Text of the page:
by Chris and Tiffany Olin
many vertical spinner robots struggle
with turning. Sleeping in one
Saturday morning daydreaming about
bot designs, it hit me that I could
actually use the gyroscopic force of
the spinning blade to move the entire
bot. The first prototype was about
three-quarters of a pound, a bunch of
parts taped to an aluminum plate,
and a motor on a tilty piece that spun
a small scooter wheel. As afraid as I
was of the rubber on the wheel flying
off as I spun it up, it actually worked right off the bat.
Gyrobot took another half year to come together.
Improvements and some re-designs later, I have a pretty
good idea of how to make this arrangement effective.
One thing we knew we were not going to receive with
Wrecks was any kind of weight bonus. Many competitions
allow a weight bonus for walking bots, though what types
of walking designs get that bonus are up to the Event
Organizer. With that said, BattleBots said nothing of the
sort this time around, so we built it to the normal limit of
250 pounds. What they really wanted people to bring,
however, was something new, innovative, cool, surprising,
exciting ... things that would capture the audience
(figuratively, not literally). We also had something to prove;
that anybody could come out with something totally unlike
any other bot done before and rock. We didn't win, but I
would certainly say we rocked. In that aspect, we totally
won. We proved that it is a viable design.
SERVO: Did it live up to your expectations?
Chatterton: It didn't quite live up to them. It's okay
though; we learned a lot and now know what needs to
happen for Wrecks to — as I like to put it — stomp face. The
control was wonky, the blade was a bit slow, and it had a
hard time self-righting. All three of those things we're
already working on the improvement for. Also, we'll have a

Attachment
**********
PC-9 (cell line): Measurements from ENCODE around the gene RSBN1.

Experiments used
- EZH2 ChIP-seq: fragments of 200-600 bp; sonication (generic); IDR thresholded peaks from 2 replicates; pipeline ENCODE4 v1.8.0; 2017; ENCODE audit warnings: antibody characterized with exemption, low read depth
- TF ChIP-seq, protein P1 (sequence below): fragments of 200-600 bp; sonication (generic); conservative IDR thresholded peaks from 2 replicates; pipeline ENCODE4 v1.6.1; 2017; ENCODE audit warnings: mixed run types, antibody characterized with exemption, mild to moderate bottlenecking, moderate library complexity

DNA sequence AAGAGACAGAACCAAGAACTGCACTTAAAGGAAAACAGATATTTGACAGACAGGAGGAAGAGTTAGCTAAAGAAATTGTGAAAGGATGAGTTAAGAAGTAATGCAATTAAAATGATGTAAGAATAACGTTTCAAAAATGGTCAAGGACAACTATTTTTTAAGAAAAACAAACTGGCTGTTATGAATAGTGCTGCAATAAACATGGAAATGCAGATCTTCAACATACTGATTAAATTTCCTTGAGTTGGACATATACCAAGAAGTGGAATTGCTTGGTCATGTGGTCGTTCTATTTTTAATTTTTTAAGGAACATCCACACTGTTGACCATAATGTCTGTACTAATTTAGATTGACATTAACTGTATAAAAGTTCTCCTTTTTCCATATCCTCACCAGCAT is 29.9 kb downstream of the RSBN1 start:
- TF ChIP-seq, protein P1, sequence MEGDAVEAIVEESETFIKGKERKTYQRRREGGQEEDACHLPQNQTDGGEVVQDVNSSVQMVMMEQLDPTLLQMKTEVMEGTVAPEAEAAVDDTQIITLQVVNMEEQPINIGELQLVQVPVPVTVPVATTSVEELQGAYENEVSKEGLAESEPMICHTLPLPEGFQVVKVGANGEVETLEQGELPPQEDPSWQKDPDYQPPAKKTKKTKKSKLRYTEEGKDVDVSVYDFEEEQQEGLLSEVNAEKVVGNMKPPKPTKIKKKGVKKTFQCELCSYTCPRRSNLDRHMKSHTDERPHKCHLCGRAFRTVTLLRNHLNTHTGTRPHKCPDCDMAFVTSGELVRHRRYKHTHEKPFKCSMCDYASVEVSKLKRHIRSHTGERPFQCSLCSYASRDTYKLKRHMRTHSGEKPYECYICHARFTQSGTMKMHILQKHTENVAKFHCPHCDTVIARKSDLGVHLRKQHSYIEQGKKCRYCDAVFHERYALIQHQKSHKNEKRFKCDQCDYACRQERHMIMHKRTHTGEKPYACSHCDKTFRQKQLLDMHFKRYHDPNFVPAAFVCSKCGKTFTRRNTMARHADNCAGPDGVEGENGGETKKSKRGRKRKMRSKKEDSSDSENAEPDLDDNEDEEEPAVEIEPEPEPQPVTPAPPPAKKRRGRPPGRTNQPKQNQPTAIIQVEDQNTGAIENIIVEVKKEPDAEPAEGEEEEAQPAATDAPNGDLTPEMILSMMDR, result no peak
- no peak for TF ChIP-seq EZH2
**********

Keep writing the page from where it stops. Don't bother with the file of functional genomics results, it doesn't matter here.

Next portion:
bit more time to add to the "intimidation factor." When it
returns, it will be fearsome and ruthless.
SERVO: How did you pick your robot/team name?
Chatterton: Our robot’s name was actually suggested
by Orion's girlfriend, Addy. Gyroscopic walkers (including
both Gyrobot and Wrecks) lumber around in a very
tyrannosaurus-rex fashion, so she suggested the name
Blade-o-saurus-rex. Unfortunately, this was a bit long for TV
purposes, so we shortened
the name to Wrecks.
SERVO: What did you
learn from your BattleBots
technical act of building
yields several technical skills.
A lot of it is applying skills I
already have. Some people
say that it's just pointless
destruction. However, there
is a whole aspect of it that
many people overlook. Yeah,
it's a lot of fun, and I thoroughly enjoy fighting robots.
What I care about more than winning, though, is the
audience. I want the audience to enjoy it because when a
bunch of kids see cool fighting bots, they often want to
learn more about it. With that comes all kinds of interest in
science, math, physics, etc. I've already learned a lot, and
there are always little things I'm picking up here and there.
The real treasure is how much other people are inspired to
learn. I'm a huge proponent of education, and if just one
kid sees one of my bots and is inspired to learn, then in my
eyes the design is effective.
Team Witch Doctor
In this year's BattleBots tournament, Team Busted Nuts
Robotics put the whammy on their competition with their
multi-bot Witch Doctor and Shaman.
Busted Nuts Robotics is made up of four talented robot
SERVO 09.2015 63
Wrecks' 28" 35 pound blade. With
the motor at full speed, this blade
spins over 250 miles per hour!
Micah “Chewy” Leibowitz milling a frame
James Arluck grinding
away at AR400 steel.
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